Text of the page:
France and the Western Frontier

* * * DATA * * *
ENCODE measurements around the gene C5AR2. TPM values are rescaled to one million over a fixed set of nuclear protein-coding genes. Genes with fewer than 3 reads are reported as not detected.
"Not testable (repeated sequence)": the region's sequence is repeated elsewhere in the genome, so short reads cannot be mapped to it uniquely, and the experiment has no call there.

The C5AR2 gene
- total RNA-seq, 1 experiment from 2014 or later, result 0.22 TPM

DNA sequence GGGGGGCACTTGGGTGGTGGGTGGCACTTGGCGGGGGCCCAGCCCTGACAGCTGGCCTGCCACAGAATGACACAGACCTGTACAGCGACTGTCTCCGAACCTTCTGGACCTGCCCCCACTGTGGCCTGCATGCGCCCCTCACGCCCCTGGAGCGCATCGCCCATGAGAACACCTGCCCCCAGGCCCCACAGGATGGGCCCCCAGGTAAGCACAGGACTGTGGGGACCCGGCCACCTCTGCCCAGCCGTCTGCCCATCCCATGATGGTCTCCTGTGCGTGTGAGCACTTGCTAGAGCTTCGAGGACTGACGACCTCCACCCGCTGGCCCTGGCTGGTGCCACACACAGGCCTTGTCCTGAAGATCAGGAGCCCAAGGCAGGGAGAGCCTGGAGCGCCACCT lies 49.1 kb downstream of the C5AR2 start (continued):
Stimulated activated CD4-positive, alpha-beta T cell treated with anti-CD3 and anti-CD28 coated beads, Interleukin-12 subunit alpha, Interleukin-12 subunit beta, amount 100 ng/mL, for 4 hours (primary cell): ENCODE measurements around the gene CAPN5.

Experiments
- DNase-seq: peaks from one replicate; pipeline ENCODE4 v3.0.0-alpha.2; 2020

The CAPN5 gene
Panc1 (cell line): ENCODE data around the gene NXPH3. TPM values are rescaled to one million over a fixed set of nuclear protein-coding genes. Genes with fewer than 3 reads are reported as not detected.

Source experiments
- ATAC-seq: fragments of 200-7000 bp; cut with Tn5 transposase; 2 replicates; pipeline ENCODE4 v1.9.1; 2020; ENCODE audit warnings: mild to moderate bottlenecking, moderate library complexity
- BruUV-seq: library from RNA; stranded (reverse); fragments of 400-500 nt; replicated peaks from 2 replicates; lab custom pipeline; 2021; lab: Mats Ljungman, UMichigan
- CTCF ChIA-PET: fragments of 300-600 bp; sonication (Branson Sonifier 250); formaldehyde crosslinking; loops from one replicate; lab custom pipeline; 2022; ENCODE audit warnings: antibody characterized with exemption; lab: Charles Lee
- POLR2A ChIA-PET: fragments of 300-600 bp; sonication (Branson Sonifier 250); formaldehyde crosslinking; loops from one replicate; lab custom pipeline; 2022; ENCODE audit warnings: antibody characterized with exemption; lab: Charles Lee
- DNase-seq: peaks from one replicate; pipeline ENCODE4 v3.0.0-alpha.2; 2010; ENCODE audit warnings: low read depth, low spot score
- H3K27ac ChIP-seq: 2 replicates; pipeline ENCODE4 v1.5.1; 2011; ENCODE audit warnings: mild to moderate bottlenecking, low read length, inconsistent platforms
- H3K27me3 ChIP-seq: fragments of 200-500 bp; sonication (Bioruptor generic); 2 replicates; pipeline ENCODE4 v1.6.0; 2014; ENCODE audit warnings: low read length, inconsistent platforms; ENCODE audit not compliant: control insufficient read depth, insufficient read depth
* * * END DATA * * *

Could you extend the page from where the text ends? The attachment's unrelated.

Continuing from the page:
This chapter traces the contest with France, from the wars of Louis XIV to the bitter life-or-death struggle with the revolution and Napoleon Bonaparte. More advanced than the Ottomans and bigger than Prussia, France was capable of fielding large modern armies and elaborate alliances to threaten the Erblände from multiple sides. In conflicts with France, Austria was not able to count on the military-technological advantage that it enjoyed against the Turks, or the greater size and resources that gave it an edge against Prussia. Instead, Austria learned over time to contain French power through the defensive use of space, building extensive buffer zones to offset France’s advantages in offensive capabilities. Habsburg strategy on the western frontier evolved through three phases. In wars with the Bourbon kings, successive Habsburg monarchs cultivated the smaller states of the German Reich and northern Italy as clients, committed to sharing the burden of defense through local armies and tutelary fortresses in wartime. Against Napoleon, these buffers collapsed, forcing Austria to use strategies of delay and accommodation similar to those employed against Frederick II to wear down and outlast a stronger military opponent. And in the peace that followed, Austria restored and expanded its traditional western security system, using confederated buffers and frontier fortresses to deter renewed French revisionism.
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